Category Archives: techniques

No-Sparge Brewing

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For many brewers the steps together from grain to glass are a no brained – mash in, conversion rest, mash out, lauter, and sparge. For those who seek to get the highest efficiency possible and ring every last bit of sugar out of the grain, the sparge is pretty important.

But what about those who just want to make good beer and don’t really concern themselves with high efficiency, but rather consistent results (yours truly included)? Do we need the sparge?

There was a very inspiring article in the November 2011 edition of Brew Your Own about no-sparge brewing. My own personal experiences have fallen pretty much inline with what the article said, and it make sense; the efficiency falls off pretty quick the higher the gravity (above 1.045-1.050), but the beer has a nice round maltiness. Theres seems to be little or no difference on low gravity beers as far as efficiency goes, but it rounds out the flavour and keeps it from seeming too thin.

The technique is petty simple – add all the water you will use for brewing (mash and sparge) to the grains and when it’s converted, run it out into the kettle and boil. Couldn’t be easier. This is a pretty thin mash, but it’s forgiving. The one thing to keep in mind is that the mash tun needs to be able to handle the whole volume – this isn’t too much of a problem for low strength brews. You might need a bit more grain to make up for the loss on efficiency, but its a minimal cost.

For some comparison, in the days of ol’, most brewers were pretty much doing this already, they’d run out the first lot of wort and make a strong beer, the difference is they’d add more water and do a second (or third) running to make progressively weaker beers. This is known as parti-gyle, with the first gyle resembling a no-sparge type batch. Also, there is a rise in “Brew-in-a-bag” style brewing, where the brew kettle acts as the mash tun and a large mesh bag contains the grains. The whole volume of water is typically used and to lauter, the bag is just lifted out and let to drain. Sounds like no-sparge to me.

The greatest thing about home brewing is the ability to experiment. I once heard Michael Dawson say (and I’m quoting from memory), “Whats the worst that will happen? You’ll get some beer”. So, experiment, have fun, enjoy some beer, and share your experiances.

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Building a Magnetic Stir-plate

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I’ve been using a magnetic stir plate for some time now. My original one was put together for no cost from spare computer parts, a power supply that was laying around, and some scraps from a plastic tub – it wasn’t pretty, but it worked okay (okay being the word). And then came the accident – an over flowing yeast starter spilled into the stir plate, spelling the end of stir plate 1.0. But, like a phenix, a new stir plate is rising from the ashes of the old.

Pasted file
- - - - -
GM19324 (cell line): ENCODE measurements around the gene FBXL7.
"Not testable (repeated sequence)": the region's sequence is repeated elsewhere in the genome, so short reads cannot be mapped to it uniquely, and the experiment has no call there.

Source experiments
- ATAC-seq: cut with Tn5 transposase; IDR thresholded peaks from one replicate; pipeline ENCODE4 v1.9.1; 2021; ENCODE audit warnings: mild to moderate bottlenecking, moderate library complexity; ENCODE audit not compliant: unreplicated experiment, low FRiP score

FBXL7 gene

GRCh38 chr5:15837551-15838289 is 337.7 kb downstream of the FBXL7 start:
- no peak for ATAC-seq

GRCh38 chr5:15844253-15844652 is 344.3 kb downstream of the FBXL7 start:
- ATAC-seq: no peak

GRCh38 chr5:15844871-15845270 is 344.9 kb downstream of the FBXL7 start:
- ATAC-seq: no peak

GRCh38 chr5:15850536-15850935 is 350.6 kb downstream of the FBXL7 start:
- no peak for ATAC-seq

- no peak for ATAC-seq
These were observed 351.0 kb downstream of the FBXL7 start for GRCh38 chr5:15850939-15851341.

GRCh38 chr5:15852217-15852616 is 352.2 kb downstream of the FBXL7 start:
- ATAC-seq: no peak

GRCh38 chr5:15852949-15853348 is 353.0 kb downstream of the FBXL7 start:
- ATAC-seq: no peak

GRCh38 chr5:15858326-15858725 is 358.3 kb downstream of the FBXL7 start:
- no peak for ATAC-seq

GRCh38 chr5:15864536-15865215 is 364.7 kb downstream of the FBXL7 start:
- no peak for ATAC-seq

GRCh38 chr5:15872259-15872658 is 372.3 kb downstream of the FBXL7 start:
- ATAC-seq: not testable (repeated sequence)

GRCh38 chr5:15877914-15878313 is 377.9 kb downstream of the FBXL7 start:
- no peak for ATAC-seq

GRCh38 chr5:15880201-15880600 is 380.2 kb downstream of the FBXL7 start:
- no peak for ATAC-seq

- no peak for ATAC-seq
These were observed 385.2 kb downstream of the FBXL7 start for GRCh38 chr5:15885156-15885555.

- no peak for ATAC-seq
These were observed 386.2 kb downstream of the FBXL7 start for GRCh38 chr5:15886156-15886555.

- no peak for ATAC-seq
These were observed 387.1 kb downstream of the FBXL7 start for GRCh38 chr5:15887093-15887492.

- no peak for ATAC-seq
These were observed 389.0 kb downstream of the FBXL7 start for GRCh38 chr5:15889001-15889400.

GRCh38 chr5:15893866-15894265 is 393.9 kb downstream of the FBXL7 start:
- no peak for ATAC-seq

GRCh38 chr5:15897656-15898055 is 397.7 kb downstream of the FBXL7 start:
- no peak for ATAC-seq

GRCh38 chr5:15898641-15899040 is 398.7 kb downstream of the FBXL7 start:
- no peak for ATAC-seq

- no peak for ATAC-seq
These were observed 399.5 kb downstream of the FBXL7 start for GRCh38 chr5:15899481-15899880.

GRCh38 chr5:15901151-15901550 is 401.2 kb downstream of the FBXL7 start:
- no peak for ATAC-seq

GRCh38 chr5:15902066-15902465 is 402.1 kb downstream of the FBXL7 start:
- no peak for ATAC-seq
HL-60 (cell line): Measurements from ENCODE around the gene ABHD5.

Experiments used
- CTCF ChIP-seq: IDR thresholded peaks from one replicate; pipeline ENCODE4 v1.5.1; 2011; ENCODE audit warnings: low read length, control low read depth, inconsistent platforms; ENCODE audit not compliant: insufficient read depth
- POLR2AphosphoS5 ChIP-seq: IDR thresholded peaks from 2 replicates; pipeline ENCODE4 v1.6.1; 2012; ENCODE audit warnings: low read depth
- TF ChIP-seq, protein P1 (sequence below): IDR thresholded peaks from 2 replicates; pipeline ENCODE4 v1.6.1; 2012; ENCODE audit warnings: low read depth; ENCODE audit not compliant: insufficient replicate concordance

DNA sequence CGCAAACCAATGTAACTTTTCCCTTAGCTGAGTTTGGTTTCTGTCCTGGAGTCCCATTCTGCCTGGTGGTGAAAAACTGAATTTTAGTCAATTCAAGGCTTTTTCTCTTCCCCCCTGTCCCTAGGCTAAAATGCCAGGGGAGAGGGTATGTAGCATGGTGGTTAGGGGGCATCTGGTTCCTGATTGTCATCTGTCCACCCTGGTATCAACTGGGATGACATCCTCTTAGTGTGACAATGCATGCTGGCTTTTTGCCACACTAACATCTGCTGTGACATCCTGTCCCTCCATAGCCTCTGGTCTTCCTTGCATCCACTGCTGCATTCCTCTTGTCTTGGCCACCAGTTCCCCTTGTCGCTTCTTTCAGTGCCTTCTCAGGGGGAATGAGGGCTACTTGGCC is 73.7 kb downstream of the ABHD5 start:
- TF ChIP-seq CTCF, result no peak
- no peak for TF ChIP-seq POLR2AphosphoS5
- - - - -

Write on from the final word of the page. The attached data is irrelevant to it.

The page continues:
For those who may not know what a magnetic stir plate is or why on earth would a home brewer have one, its a device used to constantly stir a liquid. If you ever saw the inside of a lab with beakers of liquid spinning a seemingly magical whirlpool inside, you’ve probably seen a magnetic stir plate in action. It works by using the power of magnetics, one magnet inside the beaker or flask and the other under the glassware spinning. The spinning magnetic underneath causes the magnet in the liquid to also spin. Magic!

Why would a home brewer ever need such a piece of equipment meant for a lab? Well, to grow yeast. When it comes to proper fermentation, the right amount of yeast is important and there is no better way to get yeast growing them to feed the sugars and oxygen. A yeast starter is made of a bit of un-hopped wort (usually made form dry malt extract) and is allowed to ferment out. The yeast will multiply and ferment, but if there is a constant injection of oxygen the yeast will keep multiplying and building strong cell walls and good reserves to fight the big fermentation when its time. A simple starter is just like (or can actually be) and small, low gravity beer – it will produce a bunch of yeast and is, well, simple. Take a bit of wort and put it on a stir plate with the constant feed of oxygen being stirred in and that smaller amount of wort can produce a lot more, healthy yeast then a simple starter.